By Robert B. Barnett Jr., J.D.
The lower court erred when it failed to see the double meaning (verb or adjective) of the word "engineered" in "Engineered Tax Services."
In a suit in which Engineered Tax Services (ETS) sued Scarpello Consulting for infringing its copyright by buying Google ads using the search term "engineered tax services," the U.S. Court of Appeals in Atlanta has reversed the federal district court in Miami’s grant of summary judgment to Scarpello for non-infringement, ruling that the lower court erred when it concluded that ETS’s mark was merely descriptive rather than suggestive. The lower court failed to consider the double meaning in the word "engineered" in the mark "Engineered Tax Services," which suggests tax services that may be performed both "skillfully and scientifically" and by actual engineers. A reasonable jury could have concluded that the imaginative leap necessary to grasp both meanings rendered the term inherently suggestive rather than distinctive (Engineered Tax Services, Inc. v. Scarpello Consulting, Inc., May 14, 2020, Newsom, K.).
Background. ETS provides specialized tax services to real property owners. ETS entered into discussions with Scarpello, which is in the same business, to possibly hire Scarpello as a subcontractor, but the negotiations went nowhere. Shortly thereafter, Scarpello began a Google AdWords marketing campaign using "engineered tax services" as a keyword. The result was that not only would Scarpello’s name come up first when a user typed in "engineered tax services," but the result would produce two listings for ETS, one of which would link to Scarpello. When ETS learned of this ad campaign, it registered the mark "Engineered Tax Services" and sued Scarpello for copyright infringement under the Lanham Act. The district court granted summary judgment to Scarpello on the ground that the ETS mark was not distinctive and was thus invalid. ETS appealed.
Valid trademark. The appeal’s focus was on whether ETS established a valid trademark. To be valid, the trademark must identify the source of the goods or services and not just the goods and services themselves. A mark can be either inherently distinctive or it can acquire the distinctiveness over time. The Eleventh Circuit focused its review on whether ETS’s mark was inherently distinctive.
This particular mark, the Eleventh Circuit said, "arises at the hazy border between suggestive and descriptive marks." The appellate court concluded that it had the right to presume that the mark was inherently distinctive and thus at least suggestive because the USPTO granted the registration without requiring that ETS provide any evidence of any acquired secondary meaning. As a result, the burden was on Scarpello to prove that the mark was not inherently distinctive.
Imagination test. One of the two tests for distinguishing suggestive marks from descriptive marks is called the imagination test. Under this test, a mark is merely descriptive if the customer can tell the nature of the services without having to exercise any imagination. When the district court applied the imagination test, it concluded that the mark was merely descriptive because the mark described the services by a licensed engineer as an approach to cost segregation and tax energy studies. This conclusion was wrong, the Eleventh Circuit said, for two reasons. First, the lower court focused too narrowly on the individual meaning without looking at the term holistically. Second, the court considered only one sense of the word "engineered." The lower court erred when it focused on the term "engineered" to the exclusion of "tax services." There was more to the mark than tax services performed by engineers. The court should have considered that the word "engineered" has two meanings and should have been read as an adjective and not just as a verb. With two meanings—with precision and technical skill or the actual involvement of engineers—a user is required to make an imaginative leap. A jury could have concluded that the leap in imagination rendered the mark imaginative rather than descriptive and was thus inherently distinctive.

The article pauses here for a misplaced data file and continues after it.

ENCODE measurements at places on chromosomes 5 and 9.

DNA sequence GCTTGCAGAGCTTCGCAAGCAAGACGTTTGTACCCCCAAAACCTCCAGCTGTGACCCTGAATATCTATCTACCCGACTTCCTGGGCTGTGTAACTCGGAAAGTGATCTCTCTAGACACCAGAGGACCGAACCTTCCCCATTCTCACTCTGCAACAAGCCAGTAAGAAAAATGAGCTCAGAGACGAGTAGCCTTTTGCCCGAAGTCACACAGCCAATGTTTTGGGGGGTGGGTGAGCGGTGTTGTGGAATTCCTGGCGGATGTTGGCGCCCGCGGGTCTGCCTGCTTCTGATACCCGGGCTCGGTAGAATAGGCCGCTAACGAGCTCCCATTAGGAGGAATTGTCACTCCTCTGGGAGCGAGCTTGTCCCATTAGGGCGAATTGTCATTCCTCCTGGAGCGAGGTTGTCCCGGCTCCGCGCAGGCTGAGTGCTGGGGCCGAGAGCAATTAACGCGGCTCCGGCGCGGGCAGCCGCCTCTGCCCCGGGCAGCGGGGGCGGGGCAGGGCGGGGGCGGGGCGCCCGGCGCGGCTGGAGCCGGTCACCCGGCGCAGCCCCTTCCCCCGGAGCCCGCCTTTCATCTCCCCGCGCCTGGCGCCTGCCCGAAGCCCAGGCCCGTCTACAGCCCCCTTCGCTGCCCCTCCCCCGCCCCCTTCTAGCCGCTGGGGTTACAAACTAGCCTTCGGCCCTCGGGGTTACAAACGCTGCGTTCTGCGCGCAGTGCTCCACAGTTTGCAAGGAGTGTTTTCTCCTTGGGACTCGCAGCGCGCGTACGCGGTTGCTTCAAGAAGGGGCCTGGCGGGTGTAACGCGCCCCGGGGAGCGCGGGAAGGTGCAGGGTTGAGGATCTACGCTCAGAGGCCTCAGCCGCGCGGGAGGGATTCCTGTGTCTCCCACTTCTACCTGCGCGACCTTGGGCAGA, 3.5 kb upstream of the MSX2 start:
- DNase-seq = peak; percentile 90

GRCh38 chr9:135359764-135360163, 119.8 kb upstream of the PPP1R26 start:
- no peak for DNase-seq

Third-party test. The other test is the third-party test, which looks at whether competitors would need to use the trademark in describing their products. The only evidence of any use of the term anywhere was two examples, neither of which really applied to these facts. The Eleventh Circuit concluded, therefore, that the limited descriptive use of the mark failed to demonstrate that competitors would need to use the term to describe their products. By far the most common term used to describe similar services was "cost segregation." Not one example existed of the services being described as "engineered tax services." As a result, the third-party test failed to establish that the mark was merely descriptive.
The Eleventh Circuit, therefore, reversed and remanded on the ground that the lower court erred when it concluded as a matter of law that the ETC mark was descriptive rather than suggestive.
This case is No. 18-13690.
Attorneys: Dawn Marie Alba (Alba Law Office, PA) for Engineered Tax Services, Inc. Daniel J. Fischer (Koley Jessen PC) for Scarpello Consulting, Inc.
Companies: Engineered Tax Services, Inc.; Scarpello Consulting, Inc.
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